Where the decision of the Board is to grant planning permission, the grant does not become operative until all costs awarded by the Board have been paid. If costs are not paid, the Board, the planning authority and each other person who is awarded costs may seek recovery as a simple debt in any court of competent jurisdiction. The Board has set a period of thirty days as the period within which costs should by paid by the applicant before it will initiate action to recover its own costs.

The planning authority should submit its claim for costs to the Board at the appropriate time(s) and it should be detailed and fully justified. The claim should be submitted within three weeks of the conclusion of any oral hearing, or, where there is no oral hearing, within three weeks of notification of that fact. Where the Board requests further information, re-opens the oral hearing or holds a meeting after a claim has been submitted, the planning authority should submit a supplementary claim to the Board within 3 weeks of making the submission or the conclusion of the hearing or meeting.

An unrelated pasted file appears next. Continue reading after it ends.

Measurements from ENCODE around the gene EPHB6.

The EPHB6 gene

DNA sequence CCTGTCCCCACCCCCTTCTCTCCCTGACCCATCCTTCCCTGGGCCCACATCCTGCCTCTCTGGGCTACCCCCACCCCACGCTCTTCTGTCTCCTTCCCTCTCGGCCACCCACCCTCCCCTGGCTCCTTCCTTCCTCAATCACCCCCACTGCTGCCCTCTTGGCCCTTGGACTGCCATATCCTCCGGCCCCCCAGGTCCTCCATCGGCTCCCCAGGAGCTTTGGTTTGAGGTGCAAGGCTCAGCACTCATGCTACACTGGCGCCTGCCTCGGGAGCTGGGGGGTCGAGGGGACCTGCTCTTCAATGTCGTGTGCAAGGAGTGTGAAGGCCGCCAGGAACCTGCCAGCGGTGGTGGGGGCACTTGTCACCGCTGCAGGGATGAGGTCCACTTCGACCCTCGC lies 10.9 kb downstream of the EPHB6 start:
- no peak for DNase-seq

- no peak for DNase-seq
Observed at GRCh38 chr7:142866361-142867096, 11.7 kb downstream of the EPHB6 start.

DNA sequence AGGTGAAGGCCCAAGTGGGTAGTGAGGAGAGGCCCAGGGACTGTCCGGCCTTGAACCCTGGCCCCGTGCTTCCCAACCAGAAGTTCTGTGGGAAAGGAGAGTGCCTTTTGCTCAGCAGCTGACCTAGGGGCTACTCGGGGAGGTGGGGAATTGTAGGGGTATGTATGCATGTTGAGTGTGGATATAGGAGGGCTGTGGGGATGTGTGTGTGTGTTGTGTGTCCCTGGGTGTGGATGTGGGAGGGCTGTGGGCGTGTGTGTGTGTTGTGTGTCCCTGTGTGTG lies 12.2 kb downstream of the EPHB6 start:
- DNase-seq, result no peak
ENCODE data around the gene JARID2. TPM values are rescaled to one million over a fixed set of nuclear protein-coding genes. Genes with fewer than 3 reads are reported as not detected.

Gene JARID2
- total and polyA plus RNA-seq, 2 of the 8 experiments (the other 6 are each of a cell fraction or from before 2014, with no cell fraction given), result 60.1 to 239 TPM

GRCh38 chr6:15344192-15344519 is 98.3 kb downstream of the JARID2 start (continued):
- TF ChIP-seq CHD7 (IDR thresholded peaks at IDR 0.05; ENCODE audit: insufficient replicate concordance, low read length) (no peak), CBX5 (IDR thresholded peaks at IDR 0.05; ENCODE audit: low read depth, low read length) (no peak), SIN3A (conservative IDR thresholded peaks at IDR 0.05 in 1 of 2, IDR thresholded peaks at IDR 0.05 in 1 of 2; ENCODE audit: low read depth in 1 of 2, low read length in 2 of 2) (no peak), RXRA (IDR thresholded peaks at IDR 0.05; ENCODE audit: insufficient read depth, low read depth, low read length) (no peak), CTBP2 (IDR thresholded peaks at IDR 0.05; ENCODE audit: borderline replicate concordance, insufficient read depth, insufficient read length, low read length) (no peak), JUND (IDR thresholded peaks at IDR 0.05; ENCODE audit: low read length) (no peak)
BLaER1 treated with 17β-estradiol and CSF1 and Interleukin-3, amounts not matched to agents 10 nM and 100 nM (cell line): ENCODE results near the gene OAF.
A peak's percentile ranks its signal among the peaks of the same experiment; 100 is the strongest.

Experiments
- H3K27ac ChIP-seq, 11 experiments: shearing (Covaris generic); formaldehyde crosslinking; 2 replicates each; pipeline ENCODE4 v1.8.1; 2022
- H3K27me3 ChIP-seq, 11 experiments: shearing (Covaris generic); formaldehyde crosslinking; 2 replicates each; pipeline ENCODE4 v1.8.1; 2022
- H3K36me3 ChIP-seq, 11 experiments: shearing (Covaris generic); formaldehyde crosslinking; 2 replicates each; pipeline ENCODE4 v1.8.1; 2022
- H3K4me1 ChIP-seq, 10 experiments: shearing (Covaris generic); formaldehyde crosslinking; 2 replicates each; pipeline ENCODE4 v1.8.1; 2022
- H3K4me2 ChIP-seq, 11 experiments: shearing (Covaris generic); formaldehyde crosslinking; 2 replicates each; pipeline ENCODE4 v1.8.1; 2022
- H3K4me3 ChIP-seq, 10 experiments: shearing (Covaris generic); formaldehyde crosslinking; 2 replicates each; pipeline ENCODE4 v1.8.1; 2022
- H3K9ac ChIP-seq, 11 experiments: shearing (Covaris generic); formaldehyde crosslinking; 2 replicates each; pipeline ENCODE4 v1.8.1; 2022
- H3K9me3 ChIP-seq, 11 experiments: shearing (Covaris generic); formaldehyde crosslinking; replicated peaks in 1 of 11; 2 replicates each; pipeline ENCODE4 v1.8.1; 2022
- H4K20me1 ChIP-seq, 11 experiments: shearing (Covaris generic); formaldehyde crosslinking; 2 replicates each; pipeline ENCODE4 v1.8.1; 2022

In general, it is not envisaged that the planning authority would engage specialist consultancy advice in the expectation that the Board will require the applicant to pay the cost of any such consultancy services without prior notification to, and consultation with, the Board. This is in order to avoid duplication of costs incurred by the planning authority and the Board. It is desirable that any such consultations with the Board in relation to the employment of specialist consultants should take place at an early stage following the submission of an application for permission.

5. Amendments of Permission / Clarification of Decision